Competitive UK power retail market hits consolidation phase as Brexit uncertainty increases

Regulatory headwinds, increasing competition, growth in renewables and investors’ uncertainty towards the Brexit outcome has resulted in the UK power market experiencing a major change. The ballooning of small players in the power retail business has created intense competition, leading to changes in the market landscape and dynamics, says GlobalData, a leading data and analytics company.

The power sector in the UK is witnessing a significant number of mergers and acquisitions (M&As) and exits by electricity suppliers, signalling the emergence of a consolidation phase. More than 10 electricity suppliers and natural gas suppliers have folded their businesses in the last 12 months. The smaller scale suppliers are most at risk, with some exiting the market after they failed to hedge the risks properly, and others falling prey to big players through M&A.

Ankit Mathur, Practice Head of Power at GlobalData, comments: “It is evident that companies will only be able to survive in this competitive market if they are able to achieve economies of scale. The small players have provided an opening for large energy companies to diversify and enter the UK energy retail business.

“For example, Shell Energy debuted into the UK energy market after acquiring First Utility in 2017 and recently proposed to acquire Green Star Energy. This proposed transaction along with announcements of Octopus Energy acquiring Co-op Energy, and Ovo Energy slated to acquire SSE Energy’s retail business, marks the third such announcement in the last three months that indicates the UK retail market is under a consolidation phase.”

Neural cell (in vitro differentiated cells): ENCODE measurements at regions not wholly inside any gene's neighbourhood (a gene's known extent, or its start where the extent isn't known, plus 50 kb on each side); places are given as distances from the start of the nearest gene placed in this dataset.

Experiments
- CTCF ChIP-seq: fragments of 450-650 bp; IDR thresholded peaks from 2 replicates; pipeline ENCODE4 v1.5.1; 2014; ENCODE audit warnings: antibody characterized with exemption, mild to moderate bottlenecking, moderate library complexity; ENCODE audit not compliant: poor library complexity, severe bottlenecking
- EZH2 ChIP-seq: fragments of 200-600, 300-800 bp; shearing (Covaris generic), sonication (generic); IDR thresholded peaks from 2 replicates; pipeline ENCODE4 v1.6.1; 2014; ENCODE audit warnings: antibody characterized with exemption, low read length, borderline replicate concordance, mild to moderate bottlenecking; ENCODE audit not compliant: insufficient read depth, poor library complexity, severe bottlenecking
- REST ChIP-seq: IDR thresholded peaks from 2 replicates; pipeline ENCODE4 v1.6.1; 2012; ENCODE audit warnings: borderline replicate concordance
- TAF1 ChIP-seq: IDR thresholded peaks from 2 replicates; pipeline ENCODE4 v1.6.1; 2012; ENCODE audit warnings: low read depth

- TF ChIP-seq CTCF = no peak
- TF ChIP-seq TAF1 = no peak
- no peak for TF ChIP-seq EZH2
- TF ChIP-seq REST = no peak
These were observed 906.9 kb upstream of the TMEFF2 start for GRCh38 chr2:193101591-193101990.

The UK’s *Big Six energy suppliers have been badly bruised by the fierce competition from more than 60 smaller competitors offering cheaper and affordable prices. According to Ofgem, the Big Six companies have lost around 1.3 million customers and are serving just above 70% of the domestic customers. Their cumulative profits tanked by 10% and earnings before interest and taxes (EBIT) fell by 35% in 2018 as compared to 2017.

Mathur continues: “The smaller companies in the next tier are boosting share; however, they are more prone to the risk, with some exiting the market. The new stringent entry requirements for new suppliers including tighter funding requirements, providing a customer service plan and passing a ‘fit and proper’ test may restrict new entry into the market.”

*British Gas, EDF Energy, E.ON SE, npower, Scottish Power and SSE

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